It truly shows a range of beautiful/handsome people, including Carole Lombard (1908-1942), Joan Crawford (1905-1977), Jean Harlow (1911-1937), Cary Grant (1904-1986), Rita Hayworth (1918-1987), Marilyn Monroe (1926-1962) and Grace Kelly (1929-1982) in posed portraits.
There are also a number of film stills, including Charlie Chaplin (1889-1977) and Jackie Coogan (1914-1984) in The Kid (1921), Lilian Gish (1893-1993) in The Wind (1925) - a stunning shot that really captures the effect blowing wind creates on dusty sand, Vivien Leigh (1913-1967) in Gone with the Wind (1939), Farley Granger (1925-2011) in North Star (1943), Marlon Brando (1924-2004) in A Streetcar Named Desire (1951), and James Dean (1931-1955) in Rebel Without a Cause (1955). There are even some comical photos such as a photo around 60 years old of Alfred Hitchcock (1899-1980) directing the MGM Lion with such authority - based on Hitchcock's reputation it's hard to say which of the two was more scared.

The exhibition also shows the process of creating the final photo, which highlights the fact that no Hollywood star looks in real life like they do in their portrait, with a before and after photo of Joan Crawford, with the original showing her natural freckles and frown lines and the brushed up final image showing her the way all know her from her films - perfect smooth skin into her 40s.

It is a very interesting exhibition with some truly beautiful photography, but those of you able to get there had best do so soon as it ends on Sunday October 23rd. I'll now leave you with my favourite image from that exhibition of Louise Brooks (1906-1985), which is possibly the most stunning artistically...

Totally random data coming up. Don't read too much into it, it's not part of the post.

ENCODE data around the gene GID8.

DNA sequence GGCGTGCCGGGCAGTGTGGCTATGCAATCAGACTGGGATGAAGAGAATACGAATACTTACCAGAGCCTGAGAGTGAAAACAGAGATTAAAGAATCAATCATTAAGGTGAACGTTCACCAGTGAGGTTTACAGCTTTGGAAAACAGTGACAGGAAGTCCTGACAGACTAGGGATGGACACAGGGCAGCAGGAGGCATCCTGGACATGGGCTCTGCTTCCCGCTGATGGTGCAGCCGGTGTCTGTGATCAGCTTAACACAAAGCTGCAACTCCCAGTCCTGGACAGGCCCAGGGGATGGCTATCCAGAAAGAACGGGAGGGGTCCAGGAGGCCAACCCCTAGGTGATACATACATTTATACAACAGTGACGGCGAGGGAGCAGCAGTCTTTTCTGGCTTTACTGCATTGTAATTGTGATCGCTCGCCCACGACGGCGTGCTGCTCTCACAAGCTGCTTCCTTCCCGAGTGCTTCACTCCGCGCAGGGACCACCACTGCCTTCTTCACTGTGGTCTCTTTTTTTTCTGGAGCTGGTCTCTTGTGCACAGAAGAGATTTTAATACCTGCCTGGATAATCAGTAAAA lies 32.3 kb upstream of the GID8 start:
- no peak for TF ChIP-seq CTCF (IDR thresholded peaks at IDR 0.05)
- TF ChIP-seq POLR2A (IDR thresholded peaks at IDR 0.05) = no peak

Monday, 3 October 2011

Did my Summer Box Office Predictions come true?

In June I predicted that the three most successful summer 2011 blockbusters (not counting Pirates of the Caribbean: On Stranger Tides) would be Harry Potter and the Deathly Hallows: Part 2, Transformers: Dark of the Moon and Cars 2, and said I would wait till the end of September to see if these came true. Only three days late. With Harry Potter and Transformers I was correct, as they have grossed $1.325 billion and $1.118 billion respectively. I referred to Harry Potter as a "guaranteed money maker" - statement of the flipping obvious anyone? - and predicted Transformers crossing the $800 million mark, but I never thought it would cross it as much as it did. Cars 2 I predicted $700 million, only for it to get $550 million. I predicted $700 million as it has a big fan base, but after the literally explosive trailer many parents must have decided against taking their kids, plus the mixed to negative reviews must have had a part to play. I think it's safe to say I was 50/50 in my predictions.